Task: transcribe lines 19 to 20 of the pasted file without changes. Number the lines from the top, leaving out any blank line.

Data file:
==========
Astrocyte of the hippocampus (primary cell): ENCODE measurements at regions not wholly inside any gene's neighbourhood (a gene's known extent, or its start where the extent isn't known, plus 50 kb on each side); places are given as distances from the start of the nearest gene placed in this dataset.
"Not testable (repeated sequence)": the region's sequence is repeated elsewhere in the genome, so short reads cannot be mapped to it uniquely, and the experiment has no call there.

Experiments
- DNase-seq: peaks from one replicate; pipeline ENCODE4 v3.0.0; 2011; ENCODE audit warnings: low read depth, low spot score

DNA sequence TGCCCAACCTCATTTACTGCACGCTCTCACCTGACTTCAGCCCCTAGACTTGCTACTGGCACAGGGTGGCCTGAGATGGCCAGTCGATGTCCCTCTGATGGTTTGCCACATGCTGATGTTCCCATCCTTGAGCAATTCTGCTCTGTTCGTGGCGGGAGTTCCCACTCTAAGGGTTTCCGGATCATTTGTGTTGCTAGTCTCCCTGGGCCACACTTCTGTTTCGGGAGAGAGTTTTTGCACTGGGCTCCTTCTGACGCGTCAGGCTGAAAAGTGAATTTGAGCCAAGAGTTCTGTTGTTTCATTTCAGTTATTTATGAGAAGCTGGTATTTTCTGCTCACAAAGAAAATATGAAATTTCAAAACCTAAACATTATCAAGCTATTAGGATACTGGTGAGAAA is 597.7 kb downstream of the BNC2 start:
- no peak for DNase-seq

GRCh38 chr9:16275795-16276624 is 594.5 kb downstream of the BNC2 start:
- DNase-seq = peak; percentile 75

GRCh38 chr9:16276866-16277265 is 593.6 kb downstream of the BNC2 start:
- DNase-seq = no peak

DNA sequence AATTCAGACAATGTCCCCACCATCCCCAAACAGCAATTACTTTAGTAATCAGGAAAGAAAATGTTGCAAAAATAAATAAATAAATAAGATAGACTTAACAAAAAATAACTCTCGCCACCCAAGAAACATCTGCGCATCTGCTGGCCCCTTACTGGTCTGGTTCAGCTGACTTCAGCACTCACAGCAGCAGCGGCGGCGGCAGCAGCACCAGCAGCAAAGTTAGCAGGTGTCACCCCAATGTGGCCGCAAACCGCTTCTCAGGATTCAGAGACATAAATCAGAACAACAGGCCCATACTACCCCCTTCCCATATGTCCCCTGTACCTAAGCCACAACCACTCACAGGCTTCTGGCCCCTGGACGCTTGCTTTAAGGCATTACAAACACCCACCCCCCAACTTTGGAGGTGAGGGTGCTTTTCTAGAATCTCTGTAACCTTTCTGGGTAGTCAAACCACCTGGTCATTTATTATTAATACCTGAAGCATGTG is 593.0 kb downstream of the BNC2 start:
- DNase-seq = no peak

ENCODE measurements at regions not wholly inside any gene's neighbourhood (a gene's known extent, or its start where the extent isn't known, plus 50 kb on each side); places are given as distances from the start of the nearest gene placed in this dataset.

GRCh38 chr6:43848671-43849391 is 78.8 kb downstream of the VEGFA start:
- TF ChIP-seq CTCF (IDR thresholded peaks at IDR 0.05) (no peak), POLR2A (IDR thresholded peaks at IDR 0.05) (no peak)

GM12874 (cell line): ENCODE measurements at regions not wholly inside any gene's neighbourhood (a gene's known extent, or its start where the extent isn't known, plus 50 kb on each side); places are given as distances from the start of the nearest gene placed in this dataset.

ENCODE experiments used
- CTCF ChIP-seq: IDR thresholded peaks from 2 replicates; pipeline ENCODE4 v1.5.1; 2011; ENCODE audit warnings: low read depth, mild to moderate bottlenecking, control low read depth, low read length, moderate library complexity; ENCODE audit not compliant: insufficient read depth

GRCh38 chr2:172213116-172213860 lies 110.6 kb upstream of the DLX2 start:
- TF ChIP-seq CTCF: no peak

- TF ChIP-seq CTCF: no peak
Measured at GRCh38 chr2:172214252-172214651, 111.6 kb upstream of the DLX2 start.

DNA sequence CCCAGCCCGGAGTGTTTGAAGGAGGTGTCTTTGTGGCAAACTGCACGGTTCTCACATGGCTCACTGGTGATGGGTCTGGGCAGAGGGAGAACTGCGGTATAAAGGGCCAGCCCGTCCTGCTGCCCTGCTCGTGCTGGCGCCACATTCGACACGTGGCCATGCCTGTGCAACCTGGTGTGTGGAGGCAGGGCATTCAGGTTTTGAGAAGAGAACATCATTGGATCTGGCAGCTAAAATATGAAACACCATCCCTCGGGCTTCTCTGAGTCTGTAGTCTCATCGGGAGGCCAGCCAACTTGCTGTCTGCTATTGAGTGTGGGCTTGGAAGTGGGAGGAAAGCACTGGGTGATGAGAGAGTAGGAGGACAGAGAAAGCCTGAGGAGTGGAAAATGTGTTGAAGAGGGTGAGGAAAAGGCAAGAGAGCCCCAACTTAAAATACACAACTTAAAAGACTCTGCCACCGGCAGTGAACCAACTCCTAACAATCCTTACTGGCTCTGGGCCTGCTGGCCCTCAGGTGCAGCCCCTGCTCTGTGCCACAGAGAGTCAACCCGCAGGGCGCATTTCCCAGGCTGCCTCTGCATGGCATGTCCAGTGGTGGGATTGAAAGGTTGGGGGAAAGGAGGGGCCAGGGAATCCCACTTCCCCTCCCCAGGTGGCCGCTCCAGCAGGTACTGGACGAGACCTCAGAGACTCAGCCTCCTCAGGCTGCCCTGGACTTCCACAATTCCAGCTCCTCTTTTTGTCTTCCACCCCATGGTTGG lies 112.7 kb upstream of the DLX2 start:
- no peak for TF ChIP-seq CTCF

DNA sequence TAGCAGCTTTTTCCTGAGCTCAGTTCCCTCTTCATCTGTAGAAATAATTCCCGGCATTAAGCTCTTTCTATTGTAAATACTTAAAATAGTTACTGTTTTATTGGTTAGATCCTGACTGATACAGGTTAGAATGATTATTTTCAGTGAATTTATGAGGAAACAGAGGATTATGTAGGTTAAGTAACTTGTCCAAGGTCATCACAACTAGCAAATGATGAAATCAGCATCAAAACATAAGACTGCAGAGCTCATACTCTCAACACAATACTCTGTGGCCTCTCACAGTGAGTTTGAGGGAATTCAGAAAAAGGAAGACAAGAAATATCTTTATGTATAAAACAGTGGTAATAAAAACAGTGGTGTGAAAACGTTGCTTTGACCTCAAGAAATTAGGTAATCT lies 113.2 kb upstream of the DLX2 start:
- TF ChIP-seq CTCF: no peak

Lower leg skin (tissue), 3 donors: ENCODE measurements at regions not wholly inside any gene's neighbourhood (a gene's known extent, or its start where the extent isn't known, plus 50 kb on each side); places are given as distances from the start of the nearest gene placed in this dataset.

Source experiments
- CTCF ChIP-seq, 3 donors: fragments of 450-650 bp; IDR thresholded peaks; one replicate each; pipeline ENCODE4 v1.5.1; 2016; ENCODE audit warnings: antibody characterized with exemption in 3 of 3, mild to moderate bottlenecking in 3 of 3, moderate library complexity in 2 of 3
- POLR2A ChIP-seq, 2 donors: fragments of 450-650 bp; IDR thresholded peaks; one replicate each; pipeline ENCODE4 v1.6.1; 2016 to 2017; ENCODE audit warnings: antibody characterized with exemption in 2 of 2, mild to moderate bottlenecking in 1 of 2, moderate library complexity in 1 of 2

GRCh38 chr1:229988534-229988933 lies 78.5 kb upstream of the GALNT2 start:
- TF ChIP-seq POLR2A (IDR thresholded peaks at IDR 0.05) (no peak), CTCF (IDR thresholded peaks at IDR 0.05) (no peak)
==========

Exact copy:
GRCh38 chr2:172213116-172213860 lies 110.6 kb upstream of the DLX2 start:
- TF ChIP-seq CTCF: no peak